The death of a student entails a change in the rules of excursions

The symptoms of a Victorian high school student who died while traveling abroad have been attributed to “homesickness” despite the 15-year-old’s severe physical deterioration.

Blackburn High School student Timothy Fering was urged to continue participating in scheduled activities during which he repeatedly vomited on street trash cans and struggled to cope due to his illness.

He died on June 28, 2019 after an infection in his lungs and blood likely caused his heart to stop.

On Monday, an email to the school community from Principal Joanna Alexander said the ratio of two teachers to 17 students on the trip was in line with 2019 requirements, however the required number of teachers has since been increased.

Ms. Alexandra added that the department was “satisfied” with the fact that the teachers on the trip behaved adequately. She also expressed her condolences to Tim’s family.

“It is important to acknowledge that this tragedy continues to have a profound impact on our entire school community – students, staff and parents,” she said.

The coroner’s report says that Tim was pale and with black bags under his eyes when, the day before he died, he struggled with a walking tour of the Austrian capital Vienna while carrying a vomit bag.

“He was very, very ill but wanted to continue serving,” mother Barbara Fehring told News Corp.

“He had a lot of respect, the way we taught him to respect adults. So if someone in authority told him something, he would never ask.”

The teachers on the trip believed that Tim’s requests to be taken to the hospital were an attempt to avoid participating in the planned activities.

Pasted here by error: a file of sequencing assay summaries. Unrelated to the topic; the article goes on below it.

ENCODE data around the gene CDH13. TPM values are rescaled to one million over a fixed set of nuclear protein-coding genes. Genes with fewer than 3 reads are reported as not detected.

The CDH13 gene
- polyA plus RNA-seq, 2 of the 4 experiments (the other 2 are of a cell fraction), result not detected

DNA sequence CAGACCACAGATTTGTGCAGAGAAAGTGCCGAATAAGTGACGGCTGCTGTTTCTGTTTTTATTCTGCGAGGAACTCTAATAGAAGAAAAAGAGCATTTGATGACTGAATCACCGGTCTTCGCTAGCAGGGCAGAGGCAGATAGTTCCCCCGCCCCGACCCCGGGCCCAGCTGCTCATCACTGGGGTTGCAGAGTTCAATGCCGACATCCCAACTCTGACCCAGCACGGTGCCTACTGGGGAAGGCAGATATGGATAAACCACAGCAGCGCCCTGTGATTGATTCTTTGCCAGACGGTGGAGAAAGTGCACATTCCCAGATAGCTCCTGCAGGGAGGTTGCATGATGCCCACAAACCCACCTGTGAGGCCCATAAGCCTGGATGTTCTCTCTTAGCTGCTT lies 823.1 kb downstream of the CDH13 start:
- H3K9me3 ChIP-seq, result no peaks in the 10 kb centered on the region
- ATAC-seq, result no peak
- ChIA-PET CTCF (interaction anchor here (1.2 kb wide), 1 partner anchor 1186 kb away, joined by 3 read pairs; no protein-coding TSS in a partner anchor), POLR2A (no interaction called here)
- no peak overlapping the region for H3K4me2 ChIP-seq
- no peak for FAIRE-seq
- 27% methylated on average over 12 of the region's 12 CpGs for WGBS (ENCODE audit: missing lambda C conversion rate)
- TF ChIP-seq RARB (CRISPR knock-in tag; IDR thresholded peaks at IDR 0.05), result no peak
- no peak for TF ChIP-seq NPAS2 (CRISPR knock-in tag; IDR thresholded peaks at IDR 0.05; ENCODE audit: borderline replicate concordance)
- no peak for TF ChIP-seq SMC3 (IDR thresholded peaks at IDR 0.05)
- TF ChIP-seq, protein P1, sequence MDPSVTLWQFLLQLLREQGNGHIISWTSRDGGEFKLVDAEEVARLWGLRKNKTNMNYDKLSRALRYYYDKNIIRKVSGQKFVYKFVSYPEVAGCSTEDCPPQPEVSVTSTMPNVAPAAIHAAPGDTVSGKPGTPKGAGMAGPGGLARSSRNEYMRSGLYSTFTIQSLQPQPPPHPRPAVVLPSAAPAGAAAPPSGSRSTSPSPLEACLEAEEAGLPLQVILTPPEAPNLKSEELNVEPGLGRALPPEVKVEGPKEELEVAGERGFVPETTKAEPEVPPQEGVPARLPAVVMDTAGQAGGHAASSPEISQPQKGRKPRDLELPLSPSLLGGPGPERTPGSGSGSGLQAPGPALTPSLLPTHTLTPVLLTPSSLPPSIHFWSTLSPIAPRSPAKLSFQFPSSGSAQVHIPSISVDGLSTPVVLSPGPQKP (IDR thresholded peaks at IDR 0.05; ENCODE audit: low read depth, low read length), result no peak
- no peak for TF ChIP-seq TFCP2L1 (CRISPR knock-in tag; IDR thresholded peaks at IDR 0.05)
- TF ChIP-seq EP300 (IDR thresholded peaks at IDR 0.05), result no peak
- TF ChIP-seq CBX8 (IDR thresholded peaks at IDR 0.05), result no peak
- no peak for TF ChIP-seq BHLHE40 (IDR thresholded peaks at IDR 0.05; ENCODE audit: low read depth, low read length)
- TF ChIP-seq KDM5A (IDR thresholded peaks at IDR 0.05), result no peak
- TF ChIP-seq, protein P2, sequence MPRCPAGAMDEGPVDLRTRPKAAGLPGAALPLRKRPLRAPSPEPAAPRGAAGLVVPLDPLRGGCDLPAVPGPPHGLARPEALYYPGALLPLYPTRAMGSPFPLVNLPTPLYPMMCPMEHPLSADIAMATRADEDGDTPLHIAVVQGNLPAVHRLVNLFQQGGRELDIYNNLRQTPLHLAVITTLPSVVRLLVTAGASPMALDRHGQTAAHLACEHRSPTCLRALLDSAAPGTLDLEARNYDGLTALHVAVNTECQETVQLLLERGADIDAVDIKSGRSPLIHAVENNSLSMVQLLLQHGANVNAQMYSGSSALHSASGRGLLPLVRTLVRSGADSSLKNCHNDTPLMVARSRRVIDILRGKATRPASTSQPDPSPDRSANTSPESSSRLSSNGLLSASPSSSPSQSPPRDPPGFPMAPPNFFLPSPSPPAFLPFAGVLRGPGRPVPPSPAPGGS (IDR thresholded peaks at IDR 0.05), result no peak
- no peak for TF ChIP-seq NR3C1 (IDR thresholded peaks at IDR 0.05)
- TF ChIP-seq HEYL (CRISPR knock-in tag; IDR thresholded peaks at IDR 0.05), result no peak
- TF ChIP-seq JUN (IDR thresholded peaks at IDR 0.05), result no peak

Earlier on a trip to Germany, Tim was taken to a doctor who agreed that his symptoms, including vomiting and severe loss of appetite, could be due to homesickness and constipation.

Ms Fering said that although she had been in touch with Tim and the teachers via text messages and phone calls to discuss his illness, if she had seen him via video link she would have realized the seriousness of the situation.

“These employees took on a group of kids they never taught… who they didn’t really know from the bar of soap,” she said.

“If they knew him, they would know he’s not the kind of kid who makes a fuss.”

Tim was taken back to the doctor in Austria to prepare for his flight home after his parents and teachers agreed that he should not continue the trip.

While waiting for the bill to be paid outside the doctor’s office, Tim collapsed in the hallway.

The teacher came out and found him on the floor with vomit on his clothes and a bloody nose.

Upon finding him, one of the teachers texted the other asking for help, saying, “Tim is not feeling very well… I am on the ground floor next to the doctors. I can’t wake him up.”

Attempts to resuscitate Tim found that he had no heartbeat, after which he was airlifted to the Vienna Center for Social Medicine, Pediatric Intensive Care Unit (PICU).

Despite attempts to restore Tim’s heartbeat, he was pronounced dead shortly after arriving at the hospital.

The coroner’s report found that the faculty made the wrong call that Tim’s complaints were not serious enough to justify his release from an afternoon walking tour the day before he died.

However, it was also revealed that they followed the medical advice they received and were unable to prevent Tim’s death.

He recommended that the Ministry of Education and Training increase the staff-to-student ratio for international travel, giving teachers more flexibility in dealing with student illness while managing other students.

Originally published as Revision of school excursion rules after the death of a student